Having a baby is one of life’s most joyous experiences. But it can also be overwhelming— especially when it comes to learning the art of breastfeeding. While about 83 percent of infants are breastfed at some point, only 58 percent are nursed at six months and just 36 percent are breastfed at one year, according to the Centers for Disease Control and Prevention. The American Academy of Pediatrics recommends that infants be exclusively breastfed for the first six months of life and that breastfeeding continues, along with the introduction of complementary foods, for one year or longer.
“This is the natural way to feed a tiny human,” says Janet Feazell, a lactation consultant and perinatal educator at TriHealth’s McCullough-Hyde Memorial Hospital (MHMH).
To help new moms succeed at nursing, the Breastfeeding Care Center at TriHealth’s maternity hospitals has International Board-Certified Lactation Consultants providing resources and services. MHMH itself has four International Board-Certified Lactation Consultants along with lactation counselors, registered nurses and physicians on staff. The hospital also offers “Baby Bound,” a childbirth education program that provides, among other things, breastfeeding education.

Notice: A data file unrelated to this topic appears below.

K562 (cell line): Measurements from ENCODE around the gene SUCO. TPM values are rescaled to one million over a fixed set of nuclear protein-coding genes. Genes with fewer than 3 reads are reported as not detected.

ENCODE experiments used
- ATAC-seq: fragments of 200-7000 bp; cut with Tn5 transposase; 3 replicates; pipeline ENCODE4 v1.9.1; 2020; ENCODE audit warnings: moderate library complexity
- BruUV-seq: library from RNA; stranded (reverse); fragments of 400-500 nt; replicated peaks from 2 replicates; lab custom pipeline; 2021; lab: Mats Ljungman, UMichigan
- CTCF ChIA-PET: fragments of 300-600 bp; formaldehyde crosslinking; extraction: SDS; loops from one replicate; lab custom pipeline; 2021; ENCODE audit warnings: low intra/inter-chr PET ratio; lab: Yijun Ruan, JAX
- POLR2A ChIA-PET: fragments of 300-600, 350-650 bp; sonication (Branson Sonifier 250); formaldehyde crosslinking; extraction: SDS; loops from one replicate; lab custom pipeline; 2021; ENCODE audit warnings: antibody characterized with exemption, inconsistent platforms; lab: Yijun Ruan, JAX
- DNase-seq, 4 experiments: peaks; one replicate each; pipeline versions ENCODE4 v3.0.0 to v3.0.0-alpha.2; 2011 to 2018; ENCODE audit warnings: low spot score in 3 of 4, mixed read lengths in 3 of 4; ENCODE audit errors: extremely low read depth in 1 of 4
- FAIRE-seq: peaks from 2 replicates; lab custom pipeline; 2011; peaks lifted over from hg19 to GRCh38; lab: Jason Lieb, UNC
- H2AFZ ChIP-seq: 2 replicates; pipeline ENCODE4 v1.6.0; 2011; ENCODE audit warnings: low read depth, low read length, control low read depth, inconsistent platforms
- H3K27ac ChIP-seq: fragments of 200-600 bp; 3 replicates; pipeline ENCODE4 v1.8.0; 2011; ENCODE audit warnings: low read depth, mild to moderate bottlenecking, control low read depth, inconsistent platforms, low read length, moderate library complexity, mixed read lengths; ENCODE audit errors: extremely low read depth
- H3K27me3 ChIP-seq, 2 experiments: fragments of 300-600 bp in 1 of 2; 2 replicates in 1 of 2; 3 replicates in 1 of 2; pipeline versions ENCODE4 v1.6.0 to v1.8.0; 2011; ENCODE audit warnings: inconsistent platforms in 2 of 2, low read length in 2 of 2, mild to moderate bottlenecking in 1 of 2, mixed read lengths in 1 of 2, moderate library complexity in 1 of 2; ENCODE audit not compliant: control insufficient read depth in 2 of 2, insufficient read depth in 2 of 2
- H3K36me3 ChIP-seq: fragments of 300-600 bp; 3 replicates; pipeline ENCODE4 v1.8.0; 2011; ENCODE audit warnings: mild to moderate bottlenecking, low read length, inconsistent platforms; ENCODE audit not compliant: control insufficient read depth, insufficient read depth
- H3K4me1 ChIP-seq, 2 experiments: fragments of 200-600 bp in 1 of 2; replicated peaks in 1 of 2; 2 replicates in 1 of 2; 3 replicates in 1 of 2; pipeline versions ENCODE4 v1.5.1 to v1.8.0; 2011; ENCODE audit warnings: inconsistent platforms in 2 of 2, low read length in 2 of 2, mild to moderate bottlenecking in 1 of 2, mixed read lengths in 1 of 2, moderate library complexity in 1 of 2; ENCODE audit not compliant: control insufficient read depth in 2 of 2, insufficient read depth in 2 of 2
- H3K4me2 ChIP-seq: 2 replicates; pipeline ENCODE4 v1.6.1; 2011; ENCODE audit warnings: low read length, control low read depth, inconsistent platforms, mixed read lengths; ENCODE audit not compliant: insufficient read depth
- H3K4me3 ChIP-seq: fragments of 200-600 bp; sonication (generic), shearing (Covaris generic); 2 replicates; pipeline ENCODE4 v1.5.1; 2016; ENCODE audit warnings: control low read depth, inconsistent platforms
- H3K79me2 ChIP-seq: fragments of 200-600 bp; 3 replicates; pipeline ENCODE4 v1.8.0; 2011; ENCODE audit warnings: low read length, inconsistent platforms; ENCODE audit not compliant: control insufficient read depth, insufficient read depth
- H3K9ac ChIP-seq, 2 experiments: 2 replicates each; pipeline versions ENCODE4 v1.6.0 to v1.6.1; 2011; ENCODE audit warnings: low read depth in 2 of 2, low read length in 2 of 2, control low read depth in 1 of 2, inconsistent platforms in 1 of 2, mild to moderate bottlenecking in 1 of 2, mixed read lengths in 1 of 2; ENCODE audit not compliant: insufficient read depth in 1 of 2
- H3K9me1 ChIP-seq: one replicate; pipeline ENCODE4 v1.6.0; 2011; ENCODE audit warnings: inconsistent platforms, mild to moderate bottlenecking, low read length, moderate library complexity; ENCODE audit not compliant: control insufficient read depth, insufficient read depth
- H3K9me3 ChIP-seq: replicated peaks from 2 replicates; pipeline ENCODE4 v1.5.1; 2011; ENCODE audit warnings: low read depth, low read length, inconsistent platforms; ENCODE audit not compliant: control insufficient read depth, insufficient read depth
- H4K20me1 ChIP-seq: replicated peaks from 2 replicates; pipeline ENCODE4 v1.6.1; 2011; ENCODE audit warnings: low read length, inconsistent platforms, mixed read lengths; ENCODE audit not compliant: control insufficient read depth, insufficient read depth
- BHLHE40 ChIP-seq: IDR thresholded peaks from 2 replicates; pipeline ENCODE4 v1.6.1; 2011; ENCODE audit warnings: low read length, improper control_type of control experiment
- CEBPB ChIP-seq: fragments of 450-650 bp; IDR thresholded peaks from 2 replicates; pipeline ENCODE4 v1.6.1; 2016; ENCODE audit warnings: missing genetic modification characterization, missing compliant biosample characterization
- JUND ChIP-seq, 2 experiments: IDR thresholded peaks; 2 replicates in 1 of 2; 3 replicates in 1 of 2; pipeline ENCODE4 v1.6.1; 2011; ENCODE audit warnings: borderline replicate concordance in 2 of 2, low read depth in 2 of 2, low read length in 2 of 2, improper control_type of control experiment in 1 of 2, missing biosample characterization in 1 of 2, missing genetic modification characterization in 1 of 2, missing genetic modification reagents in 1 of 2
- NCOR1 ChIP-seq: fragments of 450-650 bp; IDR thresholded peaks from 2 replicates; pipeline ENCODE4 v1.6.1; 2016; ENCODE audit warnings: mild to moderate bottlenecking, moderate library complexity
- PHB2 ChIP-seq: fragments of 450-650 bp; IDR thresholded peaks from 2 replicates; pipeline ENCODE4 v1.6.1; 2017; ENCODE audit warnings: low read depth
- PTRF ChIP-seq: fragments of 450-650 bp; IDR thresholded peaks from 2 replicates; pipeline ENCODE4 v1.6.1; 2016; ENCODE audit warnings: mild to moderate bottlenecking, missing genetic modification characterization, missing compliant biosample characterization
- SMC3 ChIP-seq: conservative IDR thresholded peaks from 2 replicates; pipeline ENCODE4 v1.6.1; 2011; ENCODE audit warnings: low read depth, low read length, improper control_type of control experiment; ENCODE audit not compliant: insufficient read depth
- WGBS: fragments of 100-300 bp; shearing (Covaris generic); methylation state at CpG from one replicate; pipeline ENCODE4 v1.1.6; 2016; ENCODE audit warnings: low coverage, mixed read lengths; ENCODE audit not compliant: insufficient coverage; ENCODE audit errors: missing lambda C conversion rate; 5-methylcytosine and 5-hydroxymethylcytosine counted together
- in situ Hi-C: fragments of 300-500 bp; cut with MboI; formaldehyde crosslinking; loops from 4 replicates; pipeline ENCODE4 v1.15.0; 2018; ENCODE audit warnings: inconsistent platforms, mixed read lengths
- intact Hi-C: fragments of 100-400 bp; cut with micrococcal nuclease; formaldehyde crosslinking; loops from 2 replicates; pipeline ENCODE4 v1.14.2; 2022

A nurse meets with expectant parents to provide information and instruction. “At McCullough-Hyde, we want a woman to be successful in all of her goals, from her birth plan to her feeding plan,” says Feazell. “So we teach moms about breastfeeding. This gives expectant moms a good idea of what to expect and how to tackle any issues that may come up.” In addition, two days after a mom and baby are discharged from the hospital, they return for a well visit. “We provide a checklist to see how things are going and help new moms with breastfeeding-related issues like engorgement and trouble latching,” says Feazell.
Nicole White, MD, an Emergency Department physician at MHMH and the mother of a 4-year-old and 3-month-old twins, took advantage of the hospital’s support. “In the beginning, it was challenging to trust that my body would know to make enough milk for not just one baby this time around, but two,” she says. “But the lactation consultants were helpful whenever I had questions and supported me in my desire to breastfeed twins.”
Dr. White recommends that new moms ask for support when they need it. “Whether it’s through the hospital lactation consultants, breastfeeding support groups, La Leche League or friends and family, it really helps,” she says. “Breastfeeding may not be for everyone, but if a woman has the desire, it’s doable. You can be successful.”